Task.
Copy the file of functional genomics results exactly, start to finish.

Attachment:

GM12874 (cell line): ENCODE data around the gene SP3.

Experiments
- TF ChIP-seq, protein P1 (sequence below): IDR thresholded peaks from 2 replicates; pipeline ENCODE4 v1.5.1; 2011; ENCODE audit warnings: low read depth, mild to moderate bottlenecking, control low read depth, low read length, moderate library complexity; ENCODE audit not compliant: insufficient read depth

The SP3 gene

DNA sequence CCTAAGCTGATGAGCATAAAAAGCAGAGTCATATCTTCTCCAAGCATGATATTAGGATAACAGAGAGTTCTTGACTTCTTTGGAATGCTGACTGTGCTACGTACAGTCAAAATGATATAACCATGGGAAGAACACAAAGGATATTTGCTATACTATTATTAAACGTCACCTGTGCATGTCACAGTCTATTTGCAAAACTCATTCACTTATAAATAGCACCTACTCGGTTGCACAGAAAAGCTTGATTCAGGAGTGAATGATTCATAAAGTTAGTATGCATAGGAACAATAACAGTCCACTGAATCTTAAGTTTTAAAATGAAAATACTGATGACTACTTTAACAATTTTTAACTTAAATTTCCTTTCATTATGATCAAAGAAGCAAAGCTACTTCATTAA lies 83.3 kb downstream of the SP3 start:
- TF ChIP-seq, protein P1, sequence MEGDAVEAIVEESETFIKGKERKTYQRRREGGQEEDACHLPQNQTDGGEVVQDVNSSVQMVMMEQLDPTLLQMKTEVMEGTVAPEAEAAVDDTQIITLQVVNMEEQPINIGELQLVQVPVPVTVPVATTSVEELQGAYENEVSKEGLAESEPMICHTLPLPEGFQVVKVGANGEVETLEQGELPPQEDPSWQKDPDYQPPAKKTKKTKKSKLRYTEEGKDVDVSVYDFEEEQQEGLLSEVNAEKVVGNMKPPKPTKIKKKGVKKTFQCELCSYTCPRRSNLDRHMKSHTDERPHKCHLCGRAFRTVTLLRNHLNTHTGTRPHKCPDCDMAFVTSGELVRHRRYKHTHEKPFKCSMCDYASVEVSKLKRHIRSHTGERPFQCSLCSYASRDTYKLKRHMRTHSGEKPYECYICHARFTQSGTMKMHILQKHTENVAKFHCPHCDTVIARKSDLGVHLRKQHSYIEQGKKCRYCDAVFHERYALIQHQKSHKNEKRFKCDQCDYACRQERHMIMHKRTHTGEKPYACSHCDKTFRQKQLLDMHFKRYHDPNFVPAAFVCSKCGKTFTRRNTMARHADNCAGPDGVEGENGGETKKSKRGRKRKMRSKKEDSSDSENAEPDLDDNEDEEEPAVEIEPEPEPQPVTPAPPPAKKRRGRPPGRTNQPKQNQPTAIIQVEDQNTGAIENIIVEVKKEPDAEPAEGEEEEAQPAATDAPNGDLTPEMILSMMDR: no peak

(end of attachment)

GM12874 (cell line): ENCODE data around the gene SP3.

Experiments
- TF ChIP-seq, protein P1 (sequence below): IDR thresholded peaks from 2 replicates; pipeline ENCODE4 v1.5.1; 2011; ENCODE audit warnings: low read depth, mild to moderate bottlenecking, control low read depth, low read length, moderate library complexity; ENCODE audit not compliant: insufficient read depth

The SP3 gene

DNA sequence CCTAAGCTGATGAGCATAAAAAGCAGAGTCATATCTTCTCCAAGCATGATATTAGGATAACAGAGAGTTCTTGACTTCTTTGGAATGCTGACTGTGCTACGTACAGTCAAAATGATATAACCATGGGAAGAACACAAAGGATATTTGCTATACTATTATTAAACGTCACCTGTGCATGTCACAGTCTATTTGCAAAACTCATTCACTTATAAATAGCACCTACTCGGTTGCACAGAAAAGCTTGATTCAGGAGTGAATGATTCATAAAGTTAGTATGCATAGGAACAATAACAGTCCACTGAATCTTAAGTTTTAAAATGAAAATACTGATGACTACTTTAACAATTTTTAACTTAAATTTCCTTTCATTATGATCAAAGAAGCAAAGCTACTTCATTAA lies 83.3 kb downstream of the SP3 start:
- TF ChIP-seq, protein P1, sequence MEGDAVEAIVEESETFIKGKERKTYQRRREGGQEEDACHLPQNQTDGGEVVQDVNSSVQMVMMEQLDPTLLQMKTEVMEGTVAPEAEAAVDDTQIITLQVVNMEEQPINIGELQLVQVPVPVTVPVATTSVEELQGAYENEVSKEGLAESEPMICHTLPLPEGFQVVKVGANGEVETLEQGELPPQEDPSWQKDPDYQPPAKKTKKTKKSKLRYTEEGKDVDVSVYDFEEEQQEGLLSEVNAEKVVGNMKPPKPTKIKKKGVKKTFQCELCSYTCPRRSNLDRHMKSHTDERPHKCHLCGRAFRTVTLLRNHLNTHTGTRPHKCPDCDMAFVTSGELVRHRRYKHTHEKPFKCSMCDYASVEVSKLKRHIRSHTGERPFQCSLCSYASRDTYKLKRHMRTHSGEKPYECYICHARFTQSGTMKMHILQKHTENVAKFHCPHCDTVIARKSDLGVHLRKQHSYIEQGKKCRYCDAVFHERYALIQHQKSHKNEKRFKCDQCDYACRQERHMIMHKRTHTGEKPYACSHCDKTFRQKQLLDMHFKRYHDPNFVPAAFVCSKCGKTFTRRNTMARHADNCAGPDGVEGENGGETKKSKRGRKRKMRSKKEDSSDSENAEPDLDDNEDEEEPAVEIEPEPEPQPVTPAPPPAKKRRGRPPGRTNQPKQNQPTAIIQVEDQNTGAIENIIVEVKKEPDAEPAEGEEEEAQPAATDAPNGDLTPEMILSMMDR: no peak